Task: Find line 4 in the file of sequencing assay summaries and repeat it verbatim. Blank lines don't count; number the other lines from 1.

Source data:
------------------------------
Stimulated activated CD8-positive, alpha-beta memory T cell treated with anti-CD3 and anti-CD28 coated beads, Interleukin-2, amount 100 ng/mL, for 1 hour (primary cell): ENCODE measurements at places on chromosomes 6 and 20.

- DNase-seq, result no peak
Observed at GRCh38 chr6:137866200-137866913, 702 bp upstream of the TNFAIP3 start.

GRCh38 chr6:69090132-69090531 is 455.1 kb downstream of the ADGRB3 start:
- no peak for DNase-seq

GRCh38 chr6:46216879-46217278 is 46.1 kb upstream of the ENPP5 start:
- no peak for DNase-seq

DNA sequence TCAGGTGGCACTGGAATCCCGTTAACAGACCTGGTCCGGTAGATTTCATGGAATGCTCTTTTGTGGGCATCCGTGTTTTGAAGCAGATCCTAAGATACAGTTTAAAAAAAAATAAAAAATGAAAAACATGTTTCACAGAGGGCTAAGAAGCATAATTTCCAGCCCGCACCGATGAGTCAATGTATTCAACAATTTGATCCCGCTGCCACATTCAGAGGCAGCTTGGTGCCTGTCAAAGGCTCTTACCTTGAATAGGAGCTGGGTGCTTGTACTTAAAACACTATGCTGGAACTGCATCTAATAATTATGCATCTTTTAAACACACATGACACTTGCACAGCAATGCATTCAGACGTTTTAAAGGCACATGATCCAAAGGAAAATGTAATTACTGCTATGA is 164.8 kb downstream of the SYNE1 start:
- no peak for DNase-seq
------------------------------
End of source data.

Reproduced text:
GRCh38 chr6:69090132-69090531 is 455.1 kb downstream of the ADGRB3 start: